The Deipnosophist

Where the science of investing becomes an art of living

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Location: Summerlin, Nevada, United States

A private investor for 20+ years, I manage private portfolios and write about investing. You can read my market musings on three different sites: 1) The Deipnosophist, dedicated to teaching the market's processes and mechanics; 2) Investment Poetry, a subscription site dedicated to real time investment recommendations; and 3) Seeking Alpha, a combination of the other two sites with a mix of reprints from this site and all-original content. See you here, there, or the other site!

31 July 2006

Getting Out Just In Time

It seems highly likely that Michael Shropshire and the rest of the team at InnerWorth read this blog. Today's essay (below), for example, recalls the conversation late last week re Rackable Systems/RACK and the proper use of stop loss orders.
-- David M Gordon / The Deipnosophist
What is your tolerance for pain? Consider the following scenario. You have 10% of your account balance on the line. For the past two days, the stock has been going in the direction you had anticipated, but today, it was announced that materials for the company’s biggest selling product are now in short supply. The media has been covering the shortage, and the stock price has started to drop. All your profits were wiped out in an hour. What will you do? Sell? See if the price will recover? At times like these, it is useful to have a clearly defined trading plan with a specific exit strategy.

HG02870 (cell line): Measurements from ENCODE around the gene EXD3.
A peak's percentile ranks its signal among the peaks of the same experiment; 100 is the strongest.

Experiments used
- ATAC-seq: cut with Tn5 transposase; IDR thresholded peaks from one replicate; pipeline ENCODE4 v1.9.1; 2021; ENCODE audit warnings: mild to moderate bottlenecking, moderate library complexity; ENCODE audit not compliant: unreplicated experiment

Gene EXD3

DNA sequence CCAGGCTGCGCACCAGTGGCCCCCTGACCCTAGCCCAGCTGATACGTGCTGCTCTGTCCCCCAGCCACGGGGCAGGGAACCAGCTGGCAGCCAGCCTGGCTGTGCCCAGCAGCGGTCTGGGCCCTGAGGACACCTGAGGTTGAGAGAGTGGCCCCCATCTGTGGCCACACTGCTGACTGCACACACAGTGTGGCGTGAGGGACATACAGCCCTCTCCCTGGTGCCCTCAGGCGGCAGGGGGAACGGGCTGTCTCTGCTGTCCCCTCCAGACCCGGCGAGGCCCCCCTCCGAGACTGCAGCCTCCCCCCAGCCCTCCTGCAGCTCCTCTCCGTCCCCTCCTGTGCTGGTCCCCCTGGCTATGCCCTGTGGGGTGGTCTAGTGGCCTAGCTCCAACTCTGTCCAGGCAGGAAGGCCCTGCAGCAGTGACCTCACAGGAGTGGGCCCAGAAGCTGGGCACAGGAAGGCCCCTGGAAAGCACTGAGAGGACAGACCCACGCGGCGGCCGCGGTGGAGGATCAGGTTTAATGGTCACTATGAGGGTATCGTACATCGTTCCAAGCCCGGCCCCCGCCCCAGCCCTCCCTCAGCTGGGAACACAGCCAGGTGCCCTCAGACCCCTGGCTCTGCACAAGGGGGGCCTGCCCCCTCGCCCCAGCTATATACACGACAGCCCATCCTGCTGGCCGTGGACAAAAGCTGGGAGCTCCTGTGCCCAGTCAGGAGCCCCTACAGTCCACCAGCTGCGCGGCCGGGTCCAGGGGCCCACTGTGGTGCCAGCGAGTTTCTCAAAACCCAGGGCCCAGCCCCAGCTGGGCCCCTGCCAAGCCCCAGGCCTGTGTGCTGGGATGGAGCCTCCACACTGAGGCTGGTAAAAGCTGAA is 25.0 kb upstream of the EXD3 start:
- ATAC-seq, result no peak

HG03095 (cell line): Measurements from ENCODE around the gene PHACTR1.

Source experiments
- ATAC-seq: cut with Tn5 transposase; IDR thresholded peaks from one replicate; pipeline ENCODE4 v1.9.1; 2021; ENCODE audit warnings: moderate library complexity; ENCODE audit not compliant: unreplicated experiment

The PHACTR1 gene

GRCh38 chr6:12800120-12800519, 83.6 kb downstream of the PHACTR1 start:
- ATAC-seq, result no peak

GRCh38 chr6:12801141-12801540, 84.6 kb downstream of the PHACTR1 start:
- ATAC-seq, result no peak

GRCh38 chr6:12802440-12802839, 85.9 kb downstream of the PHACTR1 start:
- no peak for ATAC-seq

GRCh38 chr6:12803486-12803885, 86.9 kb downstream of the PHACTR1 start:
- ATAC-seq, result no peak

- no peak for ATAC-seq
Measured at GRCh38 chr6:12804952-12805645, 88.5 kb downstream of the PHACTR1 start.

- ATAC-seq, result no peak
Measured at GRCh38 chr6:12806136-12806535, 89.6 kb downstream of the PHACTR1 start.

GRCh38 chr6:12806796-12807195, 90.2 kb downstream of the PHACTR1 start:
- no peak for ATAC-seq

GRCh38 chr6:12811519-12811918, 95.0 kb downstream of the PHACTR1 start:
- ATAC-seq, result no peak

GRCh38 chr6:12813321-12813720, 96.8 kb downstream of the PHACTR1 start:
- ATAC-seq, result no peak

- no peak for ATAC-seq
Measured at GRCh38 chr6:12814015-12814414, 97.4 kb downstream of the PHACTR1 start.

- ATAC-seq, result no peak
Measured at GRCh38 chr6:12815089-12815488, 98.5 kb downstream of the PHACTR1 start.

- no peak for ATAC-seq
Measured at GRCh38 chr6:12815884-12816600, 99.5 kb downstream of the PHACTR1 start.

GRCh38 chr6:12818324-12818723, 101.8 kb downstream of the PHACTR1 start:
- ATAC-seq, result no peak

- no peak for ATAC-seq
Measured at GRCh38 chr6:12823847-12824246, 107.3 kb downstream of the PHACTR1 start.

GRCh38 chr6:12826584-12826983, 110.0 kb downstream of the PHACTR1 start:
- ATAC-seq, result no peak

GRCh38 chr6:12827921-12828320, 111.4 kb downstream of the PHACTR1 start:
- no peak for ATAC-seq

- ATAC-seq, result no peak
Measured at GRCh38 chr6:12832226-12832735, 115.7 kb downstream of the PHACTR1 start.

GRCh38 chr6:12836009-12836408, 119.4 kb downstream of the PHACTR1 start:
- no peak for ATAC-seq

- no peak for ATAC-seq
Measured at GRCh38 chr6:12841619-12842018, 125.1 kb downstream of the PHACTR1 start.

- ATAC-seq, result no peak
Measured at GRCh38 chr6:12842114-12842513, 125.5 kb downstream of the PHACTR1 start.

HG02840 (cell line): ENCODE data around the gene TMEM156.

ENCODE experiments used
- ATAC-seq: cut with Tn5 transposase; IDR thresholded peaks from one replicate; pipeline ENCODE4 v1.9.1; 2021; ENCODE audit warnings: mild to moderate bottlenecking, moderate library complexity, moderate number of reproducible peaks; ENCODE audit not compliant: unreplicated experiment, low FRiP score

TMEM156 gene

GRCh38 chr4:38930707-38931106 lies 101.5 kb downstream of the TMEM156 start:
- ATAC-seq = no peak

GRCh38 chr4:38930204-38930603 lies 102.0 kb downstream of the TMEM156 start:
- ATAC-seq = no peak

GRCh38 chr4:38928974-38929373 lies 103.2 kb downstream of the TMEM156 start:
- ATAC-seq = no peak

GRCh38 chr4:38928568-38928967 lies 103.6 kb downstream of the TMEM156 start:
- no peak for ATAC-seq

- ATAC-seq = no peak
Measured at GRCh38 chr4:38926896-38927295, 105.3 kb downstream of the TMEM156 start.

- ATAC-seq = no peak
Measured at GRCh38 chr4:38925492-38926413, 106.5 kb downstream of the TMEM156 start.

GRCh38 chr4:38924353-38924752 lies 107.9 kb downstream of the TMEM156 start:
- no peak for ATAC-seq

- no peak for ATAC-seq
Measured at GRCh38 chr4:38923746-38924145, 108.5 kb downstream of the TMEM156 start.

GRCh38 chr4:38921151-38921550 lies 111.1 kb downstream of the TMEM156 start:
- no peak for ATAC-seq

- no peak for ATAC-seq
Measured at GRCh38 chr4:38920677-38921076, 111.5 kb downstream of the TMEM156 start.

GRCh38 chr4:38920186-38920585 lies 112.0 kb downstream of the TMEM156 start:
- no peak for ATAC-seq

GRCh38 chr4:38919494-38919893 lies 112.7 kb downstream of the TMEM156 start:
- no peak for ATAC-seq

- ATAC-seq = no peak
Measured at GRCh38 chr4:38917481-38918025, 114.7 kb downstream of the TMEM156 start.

Trading is inherently uncertain. You never know exactly what will happen next. That’s what makes the business exciting to some traders but nerve wracking to others. How you handle adverse events that make a stock fall hard depends on your personality. The best way to protect your capital is to use protective stops. When formulating your trading plan, you must decide how much pain you can tolerate. How much money can you lose before you have to exit the trade? You can set this exit point as a formal stop loss, you can use the automatic settings on your trading platform to set a stop, or you can use a mental stop.

The problem with a formal stop loss procedure, whether it is a formal order or an automatic setting on your trading platform, is that a transitory change in price can “stop you out” if the placement of your stop loss does not adequately account for volatility. It’s hard to know how far a stock may move and a temporary drop can ruin your trading plan when a protective stop is not set properly. Mental stops may be more useful. You can decide how far a stock price must fall before you will sell. When the stock price reaches the exit point, you can decide whether the low price is transitory or represents a significant change in trend. You can then exit the trade.

This all sounds good in theory, but depending on your personality, you may not be able to carry out this strategy. If you have trouble controlling your emotions and you use a mental stop, for example, you may have trouble closing the trade when it reaches your exit point. Some people panic and out of fear don’t close their position when their mental stop is reached. These people may need to impose the proper amount of discipline on their trading actions by using an electronic stop or a formal stop-loss order.

Minimizing trading losses is the hallmark of successful trading, but not all traders are equal when it comes to their ability to trade decisively under strain. If you want to trade profitably, it is vital to work around your personality. If you are cool headed and disciplined even under the most stressful conditions, you can use mental stops to protect your capital. But if you are easily shaken by choppy market action, you might want to use electronic, automatic stops to protect yourself. Whatever you do, however, minimize losses as much as possible. It’s the only way to trade profitably in the long run.

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